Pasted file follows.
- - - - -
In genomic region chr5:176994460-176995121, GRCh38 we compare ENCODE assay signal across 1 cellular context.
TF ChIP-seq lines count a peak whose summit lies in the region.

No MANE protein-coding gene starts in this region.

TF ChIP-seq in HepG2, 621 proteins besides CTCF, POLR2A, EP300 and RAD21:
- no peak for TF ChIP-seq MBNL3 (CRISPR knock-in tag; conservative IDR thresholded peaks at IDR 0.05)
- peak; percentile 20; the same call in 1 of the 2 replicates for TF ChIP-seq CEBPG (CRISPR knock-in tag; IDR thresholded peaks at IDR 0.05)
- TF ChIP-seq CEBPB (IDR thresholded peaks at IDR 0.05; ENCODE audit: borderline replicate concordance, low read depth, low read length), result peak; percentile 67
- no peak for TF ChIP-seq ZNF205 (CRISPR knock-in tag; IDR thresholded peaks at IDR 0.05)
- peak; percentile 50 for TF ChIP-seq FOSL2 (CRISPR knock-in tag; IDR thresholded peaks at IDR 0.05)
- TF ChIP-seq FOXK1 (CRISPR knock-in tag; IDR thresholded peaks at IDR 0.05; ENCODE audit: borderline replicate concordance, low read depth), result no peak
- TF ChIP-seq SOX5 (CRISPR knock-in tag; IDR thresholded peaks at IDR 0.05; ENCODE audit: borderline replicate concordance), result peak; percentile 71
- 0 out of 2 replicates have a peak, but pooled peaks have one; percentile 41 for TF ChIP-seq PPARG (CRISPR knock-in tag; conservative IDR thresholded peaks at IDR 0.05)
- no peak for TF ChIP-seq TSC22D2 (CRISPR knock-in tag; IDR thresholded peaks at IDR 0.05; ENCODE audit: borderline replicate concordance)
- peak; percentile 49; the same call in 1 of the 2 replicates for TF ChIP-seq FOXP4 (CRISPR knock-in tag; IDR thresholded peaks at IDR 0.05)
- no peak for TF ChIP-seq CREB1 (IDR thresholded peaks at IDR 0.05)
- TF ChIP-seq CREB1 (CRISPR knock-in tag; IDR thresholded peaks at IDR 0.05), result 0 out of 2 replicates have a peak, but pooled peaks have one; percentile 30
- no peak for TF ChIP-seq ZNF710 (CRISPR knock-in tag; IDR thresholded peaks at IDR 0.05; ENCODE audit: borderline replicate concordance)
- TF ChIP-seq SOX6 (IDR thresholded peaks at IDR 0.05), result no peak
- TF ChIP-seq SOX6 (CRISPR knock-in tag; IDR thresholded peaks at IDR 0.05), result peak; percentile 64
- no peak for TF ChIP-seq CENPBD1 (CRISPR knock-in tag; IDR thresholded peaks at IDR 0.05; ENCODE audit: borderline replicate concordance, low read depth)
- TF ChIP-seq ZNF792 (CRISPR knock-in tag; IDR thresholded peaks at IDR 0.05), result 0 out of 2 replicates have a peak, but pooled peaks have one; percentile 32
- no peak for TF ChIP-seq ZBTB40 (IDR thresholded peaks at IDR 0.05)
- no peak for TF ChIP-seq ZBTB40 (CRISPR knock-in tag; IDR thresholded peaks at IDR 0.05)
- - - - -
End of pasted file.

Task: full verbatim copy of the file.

In genomic region chr5:176994460-176995121, GRCh38 we compare ENCODE assay signal across 1 cellular context.
TF ChIP-seq lines count a peak whose summit lies in the region.

No MANE protein-coding gene starts in this region.

TF ChIP-seq in HepG2, 621 proteins besides CTCF, POLR2A, EP300 and RAD21:
- no peak for TF ChIP-seq MBNL3 (CRISPR knock-in tag; conservative IDR thresholded peaks at IDR 0.05)
- peak; percentile 20; the same call in 1 of the 2 replicates for TF ChIP-seq CEBPG (CRISPR knock-in tag; IDR thresholded peaks at IDR 0.05)
- TF ChIP-seq CEBPB (IDR thresholded peaks at IDR 0.05; ENCODE audit: borderline replicate concordance, low read depth, low read length), result peak; percentile 67
- no peak for TF ChIP-seq ZNF205 (CRISPR knock-in tag; IDR thresholded peaks at IDR 0.05)
- peak; percentile 50 for TF ChIP-seq FOSL2 (CRISPR knock-in tag; IDR thresholded peaks at IDR 0.05)
- TF ChIP-seq FOXK1 (CRISPR knock-in tag; IDR thresholded peaks at IDR 0.05; ENCODE audit: borderline replicate concordance, low read depth), result no peak
- TF ChIP-seq SOX5 (CRISPR knock-in tag; IDR thresholded peaks at IDR 0.05; ENCODE audit: borderline replicate concordance), result peak; percentile 71
- 0 out of 2 replicates have a peak, but pooled peaks have one; percentile 41 for TF ChIP-seq PPARG (CRISPR knock-in tag; conservative IDR thresholded peaks at IDR 0.05)
- no peak for TF ChIP-seq TSC22D2 (CRISPR knock-in tag; IDR thresholded peaks at IDR 0.05; ENCODE audit: borderline replicate concordance)
- peak; percentile 49; the same call in 1 of the 2 replicates for TF ChIP-seq FOXP4 (CRISPR knock-in tag; IDR thresholded peaks at IDR 0.05)
- no peak for TF ChIP-seq CREB1 (IDR thresholded peaks at IDR 0.05)
- TF ChIP-seq CREB1 (CRISPR knock-in tag; IDR thresholded peaks at IDR 0.05), result 0 out of 2 replicates have a peak, but pooled peaks have one; percentile 30
- no peak for TF ChIP-seq ZNF710 (CRISPR knock-in tag; IDR thresholded peaks at IDR 0.05; ENCODE audit: borderline replicate concordance)
- TF ChIP-seq SOX6 (IDR thresholded peaks at IDR 0.05), result no peak
- TF ChIP-seq SOX6 (CRISPR knock-in tag; IDR thresholded peaks at IDR 0.05), result peak; percentile 64
- no peak for TF ChIP-seq CENPBD1 (CRISPR knock-in tag; IDR thresholded peaks at IDR 0.05; ENCODE audit: borderline replicate concordance, low read depth)
- TF ChIP-seq ZNF792 (CRISPR knock-in tag; IDR thresholded peaks at IDR 0.05), result 0 out of 2 replicates have a peak, but pooled peaks have one; percentile 32
- no peak for TF ChIP-seq ZBTB40 (IDR thresholded peaks at IDR 0.05)
- no peak for TF ChIP-seq ZBTB40 (CRISPR knock-in tag; IDR thresholded peaks at IDR 0.05)